Do Car Solar Battery Chargers Actually Work

Individuals and businesses are demonstrating an increasing interest in renewable energy sources right now. The sun is one of these sustainable sources that might power your electric vehicle. Devices that use sunlight to charge vehicles are known as solar automobile battery chargers. But can these devices keep your car’s battery charged, or are they only a gimmick? 

Solar battery chargers for automobiles won’t replace conventional chargers—yet. 

A solar car charger might be handy, but they’re still a relatively new product on the market and are not yet advanced enough to replace outlet chargers. So, if you’re searching for a handy device to give your car’s battery an occasional boost, a solar car battery charger may be an excellent choice. 

How Much Power Does Your Electric Vehicle Need? 

Before beginning, you must first determine the capacity of your solar heater. If you possess an electric vehicle but do not have a solar heater, it makes sense to calculate the energy you will require. Include the car in your calculations, even if you have no intention of recharging it with solar energy. 

Before installation, determine the amount of energy your car battery will require. This information will assist you in determining the size of the solar array to purchase. You should also evaluate your appliances and the primary purpose for installing solar panels. Even still, it is uncommon for homeowners to use the system just to charge their electric vehicles. 

You should also be aware of your vehicle’s fuel economy. It will help you calculate savings if you transition from a conventional to an electric car. 

How many panels are required? Petrol automobiles use L/100km to determine fuel consumption. It specifies how much the vehicle will consume to drive 100 kilometers. Regarding electric cars, they consume 1 kWh every kilometer. Note that kilowatt and kilowatt-hour are not equivalent units of measurement. Therefore, it is essential to understand the distinction between the two. 

It may still sound rather complicated, so let’s simplify it. Approximately 16 solar panels or 5 kW of solar capacity might supply the daily energy demands of a residence that consumes 20 kWh daily. When it comes to driving, everyday distances average 10 km and occasionally reach 60 km.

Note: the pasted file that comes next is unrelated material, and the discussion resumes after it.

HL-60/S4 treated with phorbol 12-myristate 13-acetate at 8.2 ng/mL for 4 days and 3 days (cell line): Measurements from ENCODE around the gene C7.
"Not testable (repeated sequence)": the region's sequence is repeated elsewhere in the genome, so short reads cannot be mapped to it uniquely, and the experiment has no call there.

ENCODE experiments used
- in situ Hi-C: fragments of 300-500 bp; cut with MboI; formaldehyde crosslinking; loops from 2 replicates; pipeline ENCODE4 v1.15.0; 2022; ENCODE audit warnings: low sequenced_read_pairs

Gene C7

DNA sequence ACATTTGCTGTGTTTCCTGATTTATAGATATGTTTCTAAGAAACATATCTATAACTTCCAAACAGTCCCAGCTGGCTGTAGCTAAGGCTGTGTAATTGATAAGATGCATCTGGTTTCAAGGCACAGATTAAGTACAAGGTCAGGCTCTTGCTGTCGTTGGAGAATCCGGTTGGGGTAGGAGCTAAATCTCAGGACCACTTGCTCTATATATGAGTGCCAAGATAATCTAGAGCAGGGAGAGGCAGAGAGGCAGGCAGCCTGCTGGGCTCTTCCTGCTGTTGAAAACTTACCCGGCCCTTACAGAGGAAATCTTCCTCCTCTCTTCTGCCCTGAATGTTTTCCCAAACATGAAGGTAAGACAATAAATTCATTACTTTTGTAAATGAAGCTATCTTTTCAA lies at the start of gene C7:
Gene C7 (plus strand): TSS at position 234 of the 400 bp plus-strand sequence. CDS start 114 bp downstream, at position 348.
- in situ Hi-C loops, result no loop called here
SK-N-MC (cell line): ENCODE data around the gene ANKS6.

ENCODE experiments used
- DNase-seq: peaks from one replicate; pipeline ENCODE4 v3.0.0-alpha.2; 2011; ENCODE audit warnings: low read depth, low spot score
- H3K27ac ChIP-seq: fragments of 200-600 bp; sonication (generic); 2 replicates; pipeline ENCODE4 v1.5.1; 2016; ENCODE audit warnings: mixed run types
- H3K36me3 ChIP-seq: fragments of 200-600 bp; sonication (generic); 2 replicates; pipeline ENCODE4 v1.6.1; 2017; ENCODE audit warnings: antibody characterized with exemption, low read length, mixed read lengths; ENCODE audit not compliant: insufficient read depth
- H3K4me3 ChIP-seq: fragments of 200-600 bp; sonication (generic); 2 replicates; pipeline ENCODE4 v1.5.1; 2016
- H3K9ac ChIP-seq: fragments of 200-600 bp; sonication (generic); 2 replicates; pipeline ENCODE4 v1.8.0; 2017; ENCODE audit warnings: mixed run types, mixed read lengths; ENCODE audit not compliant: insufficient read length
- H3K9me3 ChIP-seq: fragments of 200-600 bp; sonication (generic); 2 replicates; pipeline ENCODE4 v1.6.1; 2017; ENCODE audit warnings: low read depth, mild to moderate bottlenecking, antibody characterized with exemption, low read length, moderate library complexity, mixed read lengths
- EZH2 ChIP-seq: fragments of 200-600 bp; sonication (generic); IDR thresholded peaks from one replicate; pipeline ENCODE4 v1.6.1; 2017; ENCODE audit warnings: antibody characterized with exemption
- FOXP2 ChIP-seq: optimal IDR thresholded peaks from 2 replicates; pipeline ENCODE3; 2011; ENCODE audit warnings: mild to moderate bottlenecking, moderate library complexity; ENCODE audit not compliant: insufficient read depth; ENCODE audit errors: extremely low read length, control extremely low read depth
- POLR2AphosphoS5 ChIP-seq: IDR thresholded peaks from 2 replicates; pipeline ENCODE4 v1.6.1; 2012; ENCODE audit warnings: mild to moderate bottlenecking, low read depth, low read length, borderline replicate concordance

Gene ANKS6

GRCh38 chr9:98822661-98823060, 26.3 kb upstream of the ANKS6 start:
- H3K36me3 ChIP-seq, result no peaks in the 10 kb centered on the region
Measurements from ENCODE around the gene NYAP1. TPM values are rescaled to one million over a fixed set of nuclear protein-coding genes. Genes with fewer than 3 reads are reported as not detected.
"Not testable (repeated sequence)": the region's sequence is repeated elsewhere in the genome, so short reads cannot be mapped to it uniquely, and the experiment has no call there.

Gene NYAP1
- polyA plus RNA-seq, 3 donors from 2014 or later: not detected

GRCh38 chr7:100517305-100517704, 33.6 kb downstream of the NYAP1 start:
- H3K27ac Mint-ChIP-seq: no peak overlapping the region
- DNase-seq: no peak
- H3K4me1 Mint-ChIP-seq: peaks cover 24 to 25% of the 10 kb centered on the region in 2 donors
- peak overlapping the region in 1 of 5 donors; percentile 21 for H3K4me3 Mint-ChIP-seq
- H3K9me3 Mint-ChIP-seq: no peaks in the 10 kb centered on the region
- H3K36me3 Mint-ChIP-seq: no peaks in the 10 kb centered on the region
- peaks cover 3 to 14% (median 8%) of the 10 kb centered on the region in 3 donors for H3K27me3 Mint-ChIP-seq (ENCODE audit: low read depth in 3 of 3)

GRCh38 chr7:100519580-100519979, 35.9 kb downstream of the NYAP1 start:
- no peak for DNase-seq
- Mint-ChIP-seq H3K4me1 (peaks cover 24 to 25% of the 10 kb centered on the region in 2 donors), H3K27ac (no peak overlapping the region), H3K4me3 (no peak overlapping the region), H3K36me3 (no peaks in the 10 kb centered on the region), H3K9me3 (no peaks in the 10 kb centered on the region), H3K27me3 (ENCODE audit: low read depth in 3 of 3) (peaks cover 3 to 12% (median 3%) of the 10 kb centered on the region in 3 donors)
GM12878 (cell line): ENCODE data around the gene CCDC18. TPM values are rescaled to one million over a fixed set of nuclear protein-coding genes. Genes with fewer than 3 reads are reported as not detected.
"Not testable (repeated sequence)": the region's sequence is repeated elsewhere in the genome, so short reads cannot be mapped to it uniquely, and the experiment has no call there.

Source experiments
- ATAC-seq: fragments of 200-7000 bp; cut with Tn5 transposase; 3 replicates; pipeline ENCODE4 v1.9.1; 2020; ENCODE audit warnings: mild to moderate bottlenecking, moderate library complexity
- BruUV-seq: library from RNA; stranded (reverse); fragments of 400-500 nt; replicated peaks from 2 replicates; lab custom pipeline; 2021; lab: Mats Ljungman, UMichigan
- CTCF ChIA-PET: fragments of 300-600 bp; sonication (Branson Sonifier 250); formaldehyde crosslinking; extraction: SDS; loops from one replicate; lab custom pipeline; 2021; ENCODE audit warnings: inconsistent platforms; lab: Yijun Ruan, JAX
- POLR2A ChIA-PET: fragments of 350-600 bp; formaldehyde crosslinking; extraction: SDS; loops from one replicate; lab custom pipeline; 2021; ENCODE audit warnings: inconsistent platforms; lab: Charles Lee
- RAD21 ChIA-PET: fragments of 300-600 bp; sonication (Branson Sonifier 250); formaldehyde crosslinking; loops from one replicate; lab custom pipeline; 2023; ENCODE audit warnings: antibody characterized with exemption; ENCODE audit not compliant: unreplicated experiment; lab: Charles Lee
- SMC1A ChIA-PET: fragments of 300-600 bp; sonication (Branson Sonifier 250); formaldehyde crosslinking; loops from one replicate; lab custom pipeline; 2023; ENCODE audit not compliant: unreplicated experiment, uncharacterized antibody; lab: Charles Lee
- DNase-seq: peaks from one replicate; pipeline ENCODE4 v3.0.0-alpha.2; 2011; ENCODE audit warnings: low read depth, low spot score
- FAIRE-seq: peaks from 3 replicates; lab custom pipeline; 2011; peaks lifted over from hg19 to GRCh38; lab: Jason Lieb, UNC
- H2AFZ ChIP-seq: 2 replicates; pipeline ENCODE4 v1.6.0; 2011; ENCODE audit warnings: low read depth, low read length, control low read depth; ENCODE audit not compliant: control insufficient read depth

Here is a way to determine how much solar energy you need: 

  • If you travel between 1 and 20 km daily, you will need around 1 kW of additional solar panels to charge during the day and 4 kWh of batteries to charge at night. 
  • For nighttime charging, driving between 21 and 40 km will necessitate extra 2 kW panels and 8 kWh battery storage. 
  • If you drive between 41 and 60 km daily, you require up to 3 kW of additional charging capacity during the day. Meanwhile, you will need an additional 12 kWh battery capacity to charge overnight. 
  • Nevertheless, the fuel economy will depend on the vehicle itself. Some estimations indicate that driving 40 km daily will only burn around 15% of the Nissan Leaf’s battery. It would use up to 8% of a Tesla battery. 

Regarding kilowatt-hours, you need to give an additional daily solar supply of roughly 6 kWh for an electric car. In contrast, an 8 kWh daily Tesla battery would be sufficient for a 40 km commute. 

A 5 kW solar panel would be sufficient for most individuals to power their homes and vehicles. 

Are Solar-Powered Vehicle Chargers Valuable? 

Solar vehicle chargers are worthwhile if you only need a brief charge. And if you’re attempting to reduce your power consumption, solar vehicle chargers are more environmentally friendly. If you drive an EV, you may wish to store a spare in your trunk in case of an unexpected breakdown. Sometimes it is impossible to reach the charging station in time. Solar car chargers are ideal for maintaining a charge rather than entirely recharging a vehicle’s battery. 

Converting our fleet of gas-powered automobiles to electric vehicles is one of human civilization’s greatest sustainability concerns. However, the sustainable powering of millions of EVs is not explored sufficiently. Installing a solar PV system particularly intended to power an electric vehicle makes economic sense for homeowners seeking to lower their total environmental impact while substantially cutting their overall carbon emissions.

Clare Louise